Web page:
Issue No. 03 - May/June (2004 vol. 6)
DOI Bookmark: http://doi.ieeecomputersociety.org/10.1109/MCSE.2004.45
Glenn Downing , University of Texas
Paul F. Dubois , Lawrence Livermore National Laboratory
Teresa Cottom , Lawrence Livermore National Laboratory
Several physics processes modify the state of a scientific simulation over time. In fact, researchers often divide a simulation?s development into areas?called packages?according to physics specialization. In this article, we use the word "package" primarily to mean a portion of scientific software whose components communicate internally much more than they do with outside routines, but packages can take the form of third-party libraries for common mathematical or computer science functions. Most parts of a simulation refer to the "infrastructure" portion of the state, so we can think of this portion as a package with lots of customers. How we share data within and between these packages is crucial to developer productivity. In this installment of Scientific Programming, we explore some of the pros and cons of the different ways to share data in C++ code.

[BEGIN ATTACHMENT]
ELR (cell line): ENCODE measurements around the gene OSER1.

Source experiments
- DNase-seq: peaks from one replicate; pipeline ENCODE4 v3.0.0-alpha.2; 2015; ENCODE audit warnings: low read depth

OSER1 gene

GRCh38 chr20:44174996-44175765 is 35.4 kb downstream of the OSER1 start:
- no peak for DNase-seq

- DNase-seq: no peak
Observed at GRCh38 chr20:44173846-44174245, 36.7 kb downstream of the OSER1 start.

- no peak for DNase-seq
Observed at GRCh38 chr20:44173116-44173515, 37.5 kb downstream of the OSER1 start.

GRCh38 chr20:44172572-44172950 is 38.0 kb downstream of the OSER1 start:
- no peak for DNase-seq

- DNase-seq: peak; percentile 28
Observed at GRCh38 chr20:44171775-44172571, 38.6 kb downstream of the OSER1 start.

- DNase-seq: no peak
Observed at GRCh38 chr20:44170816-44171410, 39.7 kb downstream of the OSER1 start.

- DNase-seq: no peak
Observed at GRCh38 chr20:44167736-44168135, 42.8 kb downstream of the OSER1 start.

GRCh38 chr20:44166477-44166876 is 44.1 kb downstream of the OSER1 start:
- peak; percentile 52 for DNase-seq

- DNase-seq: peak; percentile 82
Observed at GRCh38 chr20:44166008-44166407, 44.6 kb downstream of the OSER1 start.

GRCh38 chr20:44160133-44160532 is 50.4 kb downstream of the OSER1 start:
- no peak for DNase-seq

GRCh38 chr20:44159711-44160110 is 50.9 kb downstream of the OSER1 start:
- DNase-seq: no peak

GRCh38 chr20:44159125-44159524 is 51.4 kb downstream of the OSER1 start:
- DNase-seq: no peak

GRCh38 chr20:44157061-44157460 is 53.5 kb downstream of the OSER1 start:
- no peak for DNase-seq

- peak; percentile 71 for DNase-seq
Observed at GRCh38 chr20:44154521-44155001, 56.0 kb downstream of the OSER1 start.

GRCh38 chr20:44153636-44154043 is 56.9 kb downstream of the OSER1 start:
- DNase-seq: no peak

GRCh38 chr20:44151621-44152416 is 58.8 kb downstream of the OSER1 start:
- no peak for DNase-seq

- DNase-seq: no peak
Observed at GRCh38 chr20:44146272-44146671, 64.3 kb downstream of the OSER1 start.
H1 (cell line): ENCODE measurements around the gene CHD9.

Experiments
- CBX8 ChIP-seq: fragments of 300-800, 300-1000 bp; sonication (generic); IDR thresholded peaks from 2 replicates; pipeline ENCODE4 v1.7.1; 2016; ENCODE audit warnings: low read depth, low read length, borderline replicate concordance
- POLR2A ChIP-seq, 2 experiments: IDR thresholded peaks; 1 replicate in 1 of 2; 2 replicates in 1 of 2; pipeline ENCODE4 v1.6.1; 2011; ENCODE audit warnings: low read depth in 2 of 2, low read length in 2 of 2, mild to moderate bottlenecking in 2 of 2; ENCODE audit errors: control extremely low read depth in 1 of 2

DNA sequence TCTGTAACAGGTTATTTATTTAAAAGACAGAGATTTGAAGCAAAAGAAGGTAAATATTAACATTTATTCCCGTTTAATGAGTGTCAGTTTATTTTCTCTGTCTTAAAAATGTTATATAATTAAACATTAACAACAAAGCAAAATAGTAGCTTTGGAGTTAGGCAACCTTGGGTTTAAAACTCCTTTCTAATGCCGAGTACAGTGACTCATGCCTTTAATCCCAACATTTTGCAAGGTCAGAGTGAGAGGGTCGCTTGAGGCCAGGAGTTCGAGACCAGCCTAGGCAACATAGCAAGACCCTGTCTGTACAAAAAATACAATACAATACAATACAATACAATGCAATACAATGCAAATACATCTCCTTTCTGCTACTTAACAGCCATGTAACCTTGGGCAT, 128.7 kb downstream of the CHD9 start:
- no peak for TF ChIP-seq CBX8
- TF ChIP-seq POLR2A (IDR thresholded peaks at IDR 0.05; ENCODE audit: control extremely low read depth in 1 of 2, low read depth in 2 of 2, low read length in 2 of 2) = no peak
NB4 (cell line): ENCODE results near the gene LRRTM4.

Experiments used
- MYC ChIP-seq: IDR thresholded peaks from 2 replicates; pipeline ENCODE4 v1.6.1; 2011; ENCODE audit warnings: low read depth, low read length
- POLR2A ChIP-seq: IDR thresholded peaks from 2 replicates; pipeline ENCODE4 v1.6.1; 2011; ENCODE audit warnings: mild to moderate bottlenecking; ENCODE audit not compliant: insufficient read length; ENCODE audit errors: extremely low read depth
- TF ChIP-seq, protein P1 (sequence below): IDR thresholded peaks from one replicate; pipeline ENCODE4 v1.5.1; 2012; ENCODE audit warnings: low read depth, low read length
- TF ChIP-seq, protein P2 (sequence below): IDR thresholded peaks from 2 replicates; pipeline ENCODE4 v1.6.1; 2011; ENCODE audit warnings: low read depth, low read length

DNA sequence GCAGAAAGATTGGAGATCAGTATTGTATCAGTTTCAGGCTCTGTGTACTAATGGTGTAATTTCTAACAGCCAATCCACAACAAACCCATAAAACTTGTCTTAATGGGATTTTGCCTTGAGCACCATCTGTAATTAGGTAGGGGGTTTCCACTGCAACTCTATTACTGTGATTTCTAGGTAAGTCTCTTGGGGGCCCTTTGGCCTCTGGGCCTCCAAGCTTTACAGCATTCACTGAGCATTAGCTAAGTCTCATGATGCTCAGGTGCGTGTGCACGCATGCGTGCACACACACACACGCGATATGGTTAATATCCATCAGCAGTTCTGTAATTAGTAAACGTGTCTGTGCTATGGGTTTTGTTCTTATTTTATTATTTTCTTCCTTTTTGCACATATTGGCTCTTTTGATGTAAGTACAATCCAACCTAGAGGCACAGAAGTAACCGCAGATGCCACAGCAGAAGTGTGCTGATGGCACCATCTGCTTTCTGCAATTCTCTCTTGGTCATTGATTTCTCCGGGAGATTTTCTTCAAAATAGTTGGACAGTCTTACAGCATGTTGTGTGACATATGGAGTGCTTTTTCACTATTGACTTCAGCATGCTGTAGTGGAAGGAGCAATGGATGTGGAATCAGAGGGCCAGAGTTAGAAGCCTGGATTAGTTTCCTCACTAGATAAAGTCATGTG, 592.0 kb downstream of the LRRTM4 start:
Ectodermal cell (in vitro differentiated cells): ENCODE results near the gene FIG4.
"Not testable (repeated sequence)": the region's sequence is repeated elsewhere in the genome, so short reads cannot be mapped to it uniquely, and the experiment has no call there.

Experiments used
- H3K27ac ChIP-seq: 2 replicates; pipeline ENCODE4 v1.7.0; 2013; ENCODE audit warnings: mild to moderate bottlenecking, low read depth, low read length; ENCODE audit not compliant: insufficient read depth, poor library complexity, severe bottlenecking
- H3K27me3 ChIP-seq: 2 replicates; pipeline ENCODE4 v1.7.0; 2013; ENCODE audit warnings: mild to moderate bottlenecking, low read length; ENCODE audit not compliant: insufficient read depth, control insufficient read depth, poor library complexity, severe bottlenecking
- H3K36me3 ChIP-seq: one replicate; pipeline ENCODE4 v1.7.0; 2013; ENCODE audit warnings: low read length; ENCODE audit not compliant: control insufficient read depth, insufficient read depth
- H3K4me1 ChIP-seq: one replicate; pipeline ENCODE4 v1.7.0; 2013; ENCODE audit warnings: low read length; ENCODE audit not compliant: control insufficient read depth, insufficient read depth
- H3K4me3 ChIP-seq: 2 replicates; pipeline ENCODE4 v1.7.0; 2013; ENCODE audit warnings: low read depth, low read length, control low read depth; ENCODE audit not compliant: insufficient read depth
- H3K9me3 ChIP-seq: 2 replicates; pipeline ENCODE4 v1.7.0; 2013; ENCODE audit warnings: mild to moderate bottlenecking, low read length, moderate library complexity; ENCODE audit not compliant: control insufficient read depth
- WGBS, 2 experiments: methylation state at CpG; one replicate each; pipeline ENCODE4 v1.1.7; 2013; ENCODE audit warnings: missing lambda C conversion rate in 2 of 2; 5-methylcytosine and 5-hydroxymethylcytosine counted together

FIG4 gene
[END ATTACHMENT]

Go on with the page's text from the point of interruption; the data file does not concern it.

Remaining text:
Java, Python, C++, programming languages, scientific simulationo
G. Downing, P. F. Dubois and T. Cottom, "Data Sharing in Scientific Simulations," in Computing in Science & Engineering, vol. 6, no. , pp. 87-96, 2004.